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The d20 System is a role-playing game system published in 2000 by Wizards of the Coast originally developed for the third edition of Dungeons & Dragons. The system is named after the 20-sided dice which are central to the core mechanics of many actions in the game.

Much of the d20 System was released as the System Reference Document (SRD) under the Open Game License (OGL) as Open Game Content (OGC), which allows commercial and non-commercial publishers to release modifications or supplements to the system without paying for the use of the system's associated intellectual property, which is owned by Wizards of the Coast.

The original impetus for the open licensing of the d20 System was the economics of producing roleplaying games. Game supplements suffered far more diminished sales over time than the core books required to play the game. Ryan Dancey, Dungeons and Dragons' brand manager at the time, directed the effort of licensing the new edition of Dungeons and Dragons through the 'd20 System Trademark', allowing other companies to support the d20 System under a common brand identity. This is distinct from the Open Game License, which simply allows any party to produce works composed or derivative of designated Open Game Content.

Mechanically speaking, the d20 System is a derivative of the third edition D&D game system; d20 also shares mechanical aspects with other game systems including the SPECIAL system used in the computer role-playing game Fallout, the most obvious being the "feats" gained every three character levels in most games (note that this is an extension of the d20 mechanics and, while implemented by most companies, can be dropped). The three primary designers behind the d20 System were Jonathan Tweet, Monte Cook and Skip Williams; many others contributed, most notably Richard Baker and Wizards of the Coast then-president Peter Adkison. Many give Tweet the bulk of the credit for the basic resolution mechanic, citing similarities to the system behind his game Ars Magica. Tweet, however, stated "The other designers already had a core mechanic similar to the current one when I joined the design team".2

To resolve an action in the d20 System, a player rolls a 20-sided die and adds modifiers based on the natural aptitude of the character (defined by six abilities, Strength, Dexterity, Constitution, Intelligence, Wisdom, and Charisma) and how skilled the character is in various fields (such as in combat), as well as other, situational modifiers.3 If the result is greater than or equal to a target number (called a Difficulty Class or DC) then the action succeeds. This is called the Core Mechanic, as opposed to the mechanics used by earlier editions of D&D, such as the first-edition hit tables or the second-edition AD&D "THAC0" and saving throw mechanics. This system is also consistently used for all action resolution in the d20 System: in prior games in the D&D family, the rules for different actions varied considerably in which dice were used and even whether high numbers or low numbers were preferable.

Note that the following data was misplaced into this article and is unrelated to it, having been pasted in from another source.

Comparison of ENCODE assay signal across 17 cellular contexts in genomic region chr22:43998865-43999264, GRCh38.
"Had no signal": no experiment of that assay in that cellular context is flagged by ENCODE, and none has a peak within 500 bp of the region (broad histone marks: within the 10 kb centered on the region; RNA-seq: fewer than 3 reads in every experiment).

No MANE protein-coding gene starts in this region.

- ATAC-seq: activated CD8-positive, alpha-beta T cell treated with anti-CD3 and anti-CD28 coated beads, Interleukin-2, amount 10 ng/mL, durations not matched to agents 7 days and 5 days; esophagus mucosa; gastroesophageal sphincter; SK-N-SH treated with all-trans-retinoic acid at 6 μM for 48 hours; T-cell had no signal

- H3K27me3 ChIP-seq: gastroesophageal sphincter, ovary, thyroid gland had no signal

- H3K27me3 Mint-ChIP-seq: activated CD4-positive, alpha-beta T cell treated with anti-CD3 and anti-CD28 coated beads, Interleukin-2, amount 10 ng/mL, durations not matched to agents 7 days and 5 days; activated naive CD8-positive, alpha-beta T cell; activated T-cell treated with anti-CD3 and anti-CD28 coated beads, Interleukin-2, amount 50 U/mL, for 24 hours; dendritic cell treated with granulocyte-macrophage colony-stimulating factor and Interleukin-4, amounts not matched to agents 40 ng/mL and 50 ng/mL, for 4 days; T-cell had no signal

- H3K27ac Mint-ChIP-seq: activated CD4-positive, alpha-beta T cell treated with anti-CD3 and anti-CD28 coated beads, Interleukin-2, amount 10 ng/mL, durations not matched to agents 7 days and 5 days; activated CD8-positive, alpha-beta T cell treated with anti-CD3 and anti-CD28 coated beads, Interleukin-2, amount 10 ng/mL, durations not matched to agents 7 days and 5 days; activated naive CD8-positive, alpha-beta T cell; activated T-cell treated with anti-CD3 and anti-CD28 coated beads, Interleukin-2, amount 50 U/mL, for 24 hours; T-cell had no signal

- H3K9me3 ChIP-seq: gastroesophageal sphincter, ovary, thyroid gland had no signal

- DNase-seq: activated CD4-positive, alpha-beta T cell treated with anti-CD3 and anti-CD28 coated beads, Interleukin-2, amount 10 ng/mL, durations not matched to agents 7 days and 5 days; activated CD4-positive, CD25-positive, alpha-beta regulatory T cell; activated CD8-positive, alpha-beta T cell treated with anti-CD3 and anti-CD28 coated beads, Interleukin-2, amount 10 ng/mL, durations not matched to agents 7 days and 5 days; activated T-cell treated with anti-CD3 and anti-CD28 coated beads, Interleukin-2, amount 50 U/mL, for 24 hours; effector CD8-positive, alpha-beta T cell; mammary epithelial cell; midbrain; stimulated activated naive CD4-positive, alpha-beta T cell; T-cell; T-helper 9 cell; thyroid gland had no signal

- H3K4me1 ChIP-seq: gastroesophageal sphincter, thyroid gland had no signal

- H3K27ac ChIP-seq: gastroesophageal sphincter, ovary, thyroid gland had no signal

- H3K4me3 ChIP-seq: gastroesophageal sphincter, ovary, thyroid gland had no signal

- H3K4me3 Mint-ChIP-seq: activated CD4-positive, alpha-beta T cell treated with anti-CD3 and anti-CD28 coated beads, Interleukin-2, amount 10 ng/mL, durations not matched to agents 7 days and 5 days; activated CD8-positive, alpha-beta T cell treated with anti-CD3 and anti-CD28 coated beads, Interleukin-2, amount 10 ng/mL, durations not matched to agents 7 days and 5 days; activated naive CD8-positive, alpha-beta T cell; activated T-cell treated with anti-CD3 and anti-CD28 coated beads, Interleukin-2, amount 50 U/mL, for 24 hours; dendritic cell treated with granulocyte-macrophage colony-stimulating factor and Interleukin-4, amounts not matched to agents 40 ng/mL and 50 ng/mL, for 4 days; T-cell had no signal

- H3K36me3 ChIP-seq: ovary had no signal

The d20 System is not presented as a universal system in any of its publications or free distributions, unlike games like GURPS. Rather, the core system has been presented in a variety of formats that have been adapted by various publishers (both Wizards of the Coast and third-party) to specific settings and genres, much like the Basic Role-Playing system common to early games by veteran RPG publisher Chaosium.

The rules for the d20 System are defined in the SRD (currently version 3.5), which may be copied freely or even sold.4 Designed for fantasy-genre games in (usually) a pseudo-medieval setting, the SRD is drawn from the Dungeons & Dragons books Player's Handbook v3.5, Expanded Psionics Handbook, Dungeon Master's Guide v3.5, Monster Manual v3.5, Deities and Demigods v3.0, and Epic Level Handbook. Information from these books not in the SRD include detailed descriptions, flavor-text, and material Wizards of the Coast considers Product Identity (such as references to the Greyhawk campaign setting and information on mind flayers).

d20 Modern has its own SRD, called the Modern System Reference Document (MSRD). The MSRD includes material from the d20 Modern roleplaying game, Urban Arcana Campaign Setting, the d20 Menace Manual, and d20 Future; this can cover a wide variety of genres, but is intended for a modern-day, or in the case of the last of these a futuristic, setting.

Excerpt from an article in Wikipedia.

Related: GURPS, D20 Modern,